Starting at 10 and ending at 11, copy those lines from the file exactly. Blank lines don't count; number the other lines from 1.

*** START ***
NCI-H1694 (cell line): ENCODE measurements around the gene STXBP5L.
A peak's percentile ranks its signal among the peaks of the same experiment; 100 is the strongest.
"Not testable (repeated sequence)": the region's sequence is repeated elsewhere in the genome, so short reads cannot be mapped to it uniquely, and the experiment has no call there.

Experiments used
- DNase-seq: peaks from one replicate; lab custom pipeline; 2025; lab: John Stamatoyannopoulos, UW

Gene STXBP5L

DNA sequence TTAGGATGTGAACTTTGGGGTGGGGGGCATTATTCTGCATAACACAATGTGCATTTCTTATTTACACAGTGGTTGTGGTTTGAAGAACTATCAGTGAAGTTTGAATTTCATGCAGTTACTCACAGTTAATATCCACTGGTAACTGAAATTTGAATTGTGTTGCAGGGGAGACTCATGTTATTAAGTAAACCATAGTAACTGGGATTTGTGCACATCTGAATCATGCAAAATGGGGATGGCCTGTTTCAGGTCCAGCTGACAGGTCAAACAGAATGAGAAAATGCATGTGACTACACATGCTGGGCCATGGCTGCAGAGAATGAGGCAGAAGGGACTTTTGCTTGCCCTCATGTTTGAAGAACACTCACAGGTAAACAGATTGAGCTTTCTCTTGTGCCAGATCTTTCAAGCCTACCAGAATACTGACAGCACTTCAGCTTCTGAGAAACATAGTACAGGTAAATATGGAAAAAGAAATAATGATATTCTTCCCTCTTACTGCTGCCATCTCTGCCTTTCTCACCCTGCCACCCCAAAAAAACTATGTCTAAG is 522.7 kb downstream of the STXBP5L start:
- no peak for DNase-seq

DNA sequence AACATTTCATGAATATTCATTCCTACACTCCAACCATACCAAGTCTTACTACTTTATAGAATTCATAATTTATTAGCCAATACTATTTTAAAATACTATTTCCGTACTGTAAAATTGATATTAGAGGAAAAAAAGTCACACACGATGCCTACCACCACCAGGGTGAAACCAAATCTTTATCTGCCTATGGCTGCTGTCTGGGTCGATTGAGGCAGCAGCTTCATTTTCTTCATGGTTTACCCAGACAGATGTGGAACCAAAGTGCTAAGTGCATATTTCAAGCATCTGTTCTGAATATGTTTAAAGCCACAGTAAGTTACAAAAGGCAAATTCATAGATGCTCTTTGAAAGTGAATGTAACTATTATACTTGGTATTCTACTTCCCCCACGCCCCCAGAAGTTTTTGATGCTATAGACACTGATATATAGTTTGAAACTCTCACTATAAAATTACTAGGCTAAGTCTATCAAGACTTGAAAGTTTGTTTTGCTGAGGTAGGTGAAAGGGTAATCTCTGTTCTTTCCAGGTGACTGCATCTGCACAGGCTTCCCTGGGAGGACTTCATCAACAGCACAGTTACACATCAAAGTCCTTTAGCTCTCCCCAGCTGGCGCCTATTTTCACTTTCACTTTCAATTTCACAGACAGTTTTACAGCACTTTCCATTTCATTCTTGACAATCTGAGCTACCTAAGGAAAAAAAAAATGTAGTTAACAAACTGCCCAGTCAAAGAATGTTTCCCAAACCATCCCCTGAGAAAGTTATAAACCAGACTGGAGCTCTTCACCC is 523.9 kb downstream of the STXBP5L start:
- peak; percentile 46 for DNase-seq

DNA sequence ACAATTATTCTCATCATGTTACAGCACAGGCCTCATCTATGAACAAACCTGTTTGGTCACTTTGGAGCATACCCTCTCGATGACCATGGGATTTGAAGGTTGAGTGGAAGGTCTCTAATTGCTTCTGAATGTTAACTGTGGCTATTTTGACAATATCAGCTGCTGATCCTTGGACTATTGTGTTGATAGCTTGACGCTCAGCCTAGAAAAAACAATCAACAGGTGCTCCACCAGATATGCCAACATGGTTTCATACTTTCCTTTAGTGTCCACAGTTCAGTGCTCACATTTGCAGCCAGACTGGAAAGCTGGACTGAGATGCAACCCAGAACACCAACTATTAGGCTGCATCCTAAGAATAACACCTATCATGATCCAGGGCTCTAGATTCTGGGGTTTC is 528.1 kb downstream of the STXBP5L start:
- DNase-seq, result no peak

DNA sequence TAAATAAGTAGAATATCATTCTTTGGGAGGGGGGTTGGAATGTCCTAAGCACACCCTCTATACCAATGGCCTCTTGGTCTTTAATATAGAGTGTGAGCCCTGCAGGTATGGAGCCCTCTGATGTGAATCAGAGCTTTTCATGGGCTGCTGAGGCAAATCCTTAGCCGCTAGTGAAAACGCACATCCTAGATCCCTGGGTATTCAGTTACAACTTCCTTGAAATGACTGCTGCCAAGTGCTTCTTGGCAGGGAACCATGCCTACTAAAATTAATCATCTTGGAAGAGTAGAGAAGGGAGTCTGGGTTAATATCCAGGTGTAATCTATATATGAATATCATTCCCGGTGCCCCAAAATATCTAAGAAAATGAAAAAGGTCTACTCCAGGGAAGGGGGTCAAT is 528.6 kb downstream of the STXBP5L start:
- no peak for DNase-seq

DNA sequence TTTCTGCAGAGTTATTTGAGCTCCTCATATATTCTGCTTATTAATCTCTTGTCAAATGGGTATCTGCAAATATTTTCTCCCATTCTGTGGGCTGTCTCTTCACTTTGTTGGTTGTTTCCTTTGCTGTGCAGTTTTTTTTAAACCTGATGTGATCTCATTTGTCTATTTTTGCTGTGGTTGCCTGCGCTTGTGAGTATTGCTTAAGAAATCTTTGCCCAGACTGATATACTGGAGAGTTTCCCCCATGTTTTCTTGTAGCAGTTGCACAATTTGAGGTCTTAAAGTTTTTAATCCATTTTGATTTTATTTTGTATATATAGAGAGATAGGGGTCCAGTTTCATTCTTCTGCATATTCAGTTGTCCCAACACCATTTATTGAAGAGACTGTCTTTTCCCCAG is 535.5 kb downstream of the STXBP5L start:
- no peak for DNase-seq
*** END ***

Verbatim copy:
- peak; percentile 46 for DNase-seq

DNA sequence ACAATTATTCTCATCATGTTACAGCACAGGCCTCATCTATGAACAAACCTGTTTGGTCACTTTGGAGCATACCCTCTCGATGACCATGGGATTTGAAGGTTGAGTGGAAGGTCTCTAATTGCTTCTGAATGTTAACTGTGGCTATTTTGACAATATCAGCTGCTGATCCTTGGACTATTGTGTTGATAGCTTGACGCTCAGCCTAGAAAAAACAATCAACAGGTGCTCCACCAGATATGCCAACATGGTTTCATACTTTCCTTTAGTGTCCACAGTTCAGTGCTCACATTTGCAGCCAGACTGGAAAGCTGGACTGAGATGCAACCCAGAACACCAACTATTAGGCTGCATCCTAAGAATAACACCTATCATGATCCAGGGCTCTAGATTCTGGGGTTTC is 528.1 kb downstream of the STXBP5L start: